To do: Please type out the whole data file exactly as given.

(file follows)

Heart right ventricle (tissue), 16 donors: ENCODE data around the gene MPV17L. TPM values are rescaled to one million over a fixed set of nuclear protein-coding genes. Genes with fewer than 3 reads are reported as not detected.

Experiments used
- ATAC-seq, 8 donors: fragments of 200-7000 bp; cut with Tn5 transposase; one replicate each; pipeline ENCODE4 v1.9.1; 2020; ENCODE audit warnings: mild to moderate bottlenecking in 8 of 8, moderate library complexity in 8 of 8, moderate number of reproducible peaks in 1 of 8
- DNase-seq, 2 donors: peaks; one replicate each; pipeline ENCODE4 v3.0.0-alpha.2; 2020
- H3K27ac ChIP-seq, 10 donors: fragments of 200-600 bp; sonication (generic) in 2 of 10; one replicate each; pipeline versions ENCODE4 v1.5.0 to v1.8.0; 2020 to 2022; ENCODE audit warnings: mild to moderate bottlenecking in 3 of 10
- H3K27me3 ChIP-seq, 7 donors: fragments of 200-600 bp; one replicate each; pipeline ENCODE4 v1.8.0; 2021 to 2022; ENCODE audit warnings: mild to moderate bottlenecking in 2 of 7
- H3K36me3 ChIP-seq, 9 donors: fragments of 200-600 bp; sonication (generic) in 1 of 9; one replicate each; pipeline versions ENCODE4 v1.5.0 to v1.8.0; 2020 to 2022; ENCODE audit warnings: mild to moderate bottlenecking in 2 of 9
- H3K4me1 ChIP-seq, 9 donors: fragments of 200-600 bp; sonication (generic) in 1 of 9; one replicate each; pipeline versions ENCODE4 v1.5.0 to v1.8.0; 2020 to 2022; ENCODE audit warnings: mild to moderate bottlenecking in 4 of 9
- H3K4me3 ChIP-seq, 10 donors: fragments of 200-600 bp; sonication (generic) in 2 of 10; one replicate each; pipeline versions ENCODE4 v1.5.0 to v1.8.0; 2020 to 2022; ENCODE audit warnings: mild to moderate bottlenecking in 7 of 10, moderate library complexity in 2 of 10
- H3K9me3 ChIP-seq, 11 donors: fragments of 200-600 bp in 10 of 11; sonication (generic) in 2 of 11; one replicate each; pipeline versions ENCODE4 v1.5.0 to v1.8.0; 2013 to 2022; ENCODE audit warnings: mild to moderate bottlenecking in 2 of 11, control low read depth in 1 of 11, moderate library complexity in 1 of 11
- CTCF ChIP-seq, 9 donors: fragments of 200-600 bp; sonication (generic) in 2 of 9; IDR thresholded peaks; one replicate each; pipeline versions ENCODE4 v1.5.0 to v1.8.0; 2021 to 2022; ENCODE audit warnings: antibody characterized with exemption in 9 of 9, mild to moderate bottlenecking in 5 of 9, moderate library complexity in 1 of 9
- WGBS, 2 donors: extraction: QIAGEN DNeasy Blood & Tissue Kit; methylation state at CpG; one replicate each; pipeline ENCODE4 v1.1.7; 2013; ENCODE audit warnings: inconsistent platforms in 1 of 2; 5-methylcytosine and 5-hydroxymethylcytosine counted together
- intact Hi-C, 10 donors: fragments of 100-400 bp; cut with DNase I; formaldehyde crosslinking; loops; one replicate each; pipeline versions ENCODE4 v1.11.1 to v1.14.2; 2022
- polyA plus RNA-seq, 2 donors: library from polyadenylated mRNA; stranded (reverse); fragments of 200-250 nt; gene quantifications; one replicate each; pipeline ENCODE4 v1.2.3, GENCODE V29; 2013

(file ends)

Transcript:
Heart right ventricle (tissue), 16 donors: ENCODE data around the gene MPV17L. TPM values are rescaled to one million over a fixed set of nuclear protein-coding genes. Genes with fewer than 3 reads are reported as not detected.

Experiments used
- ATAC-seq, 8 donors: fragments of 200-7000 bp; cut with Tn5 transposase; one replicate each; pipeline ENCODE4 v1.9.1; 2020; ENCODE audit warnings: mild to moderate bottlenecking in 8 of 8, moderate library complexity in 8 of 8, moderate number of reproducible peaks in 1 of 8
- DNase-seq, 2 donors: peaks; one replicate each; pipeline ENCODE4 v3.0.0-alpha.2; 2020
- H3K27ac ChIP-seq, 10 donors: fragments of 200-600 bp; sonication (generic) in 2 of 10; one replicate each; pipeline versions ENCODE4 v1.5.0 to v1.8.0; 2020 to 2022; ENCODE audit warnings: mild to moderate bottlenecking in 3 of 10
- H3K27me3 ChIP-seq, 7 donors: fragments of 200-600 bp; one replicate each; pipeline ENCODE4 v1.8.0; 2021 to 2022; ENCODE audit warnings: mild to moderate bottlenecking in 2 of 7
- H3K36me3 ChIP-seq, 9 donors: fragments of 200-600 bp; sonication (generic) in 1 of 9; one replicate each; pipeline versions ENCODE4 v1.5.0 to v1.8.0; 2020 to 2022; ENCODE audit warnings: mild to moderate bottlenecking in 2 of 9
- H3K4me1 ChIP-seq, 9 donors: fragments of 200-600 bp; sonication (generic) in 1 of 9; one replicate each; pipeline versions ENCODE4 v1.5.0 to v1.8.0; 2020 to 2022; ENCODE audit warnings: mild to moderate bottlenecking in 4 of 9
- H3K4me3 ChIP-seq, 10 donors: fragments of 200-600 bp; sonication (generic) in 2 of 10; one replicate each; pipeline versions ENCODE4 v1.5.0 to v1.8.0; 2020 to 2022; ENCODE audit warnings: mild to moderate bottlenecking in 7 of 10, moderate library complexity in 2 of 10
- H3K9me3 ChIP-seq, 11 donors: fragments of 200-600 bp in 10 of 11; sonication (generic) in 2 of 11; one replicate each; pipeline versions ENCODE4 v1.5.0 to v1.8.0; 2013 to 2022; ENCODE audit warnings: mild to moderate bottlenecking in 2 of 11, control low read depth in 1 of 11, moderate library complexity in 1 of 11
- CTCF ChIP-seq, 9 donors: fragments of 200-600 bp; sonication (generic) in 2 of 9; IDR thresholded peaks; one replicate each; pipeline versions ENCODE4 v1.5.0 to v1.8.0; 2021 to 2022; ENCODE audit warnings: antibody characterized with exemption in 9 of 9, mild to moderate bottlenecking in 5 of 9, moderate library complexity in 1 of 9
- WGBS, 2 donors: extraction: QIAGEN DNeasy Blood & Tissue Kit; methylation state at CpG; one replicate each; pipeline ENCODE4 v1.1.7; 2013; ENCODE audit warnings: inconsistent platforms in 1 of 2; 5-methylcytosine and 5-hydroxymethylcytosine counted together
- intact Hi-C, 10 donors: fragments of 100-400 bp; cut with DNase I; formaldehyde crosslinking; loops; one replicate each; pipeline versions ENCODE4 v1.11.1 to v1.14.2; 2022
- polyA plus RNA-seq, 2 donors: library from polyadenylated mRNA; stranded (reverse); fragments of 200-250 nt; gene quantifications; one replicate each; pipeline ENCODE4 v1.2.3, GENCODE V29; 2013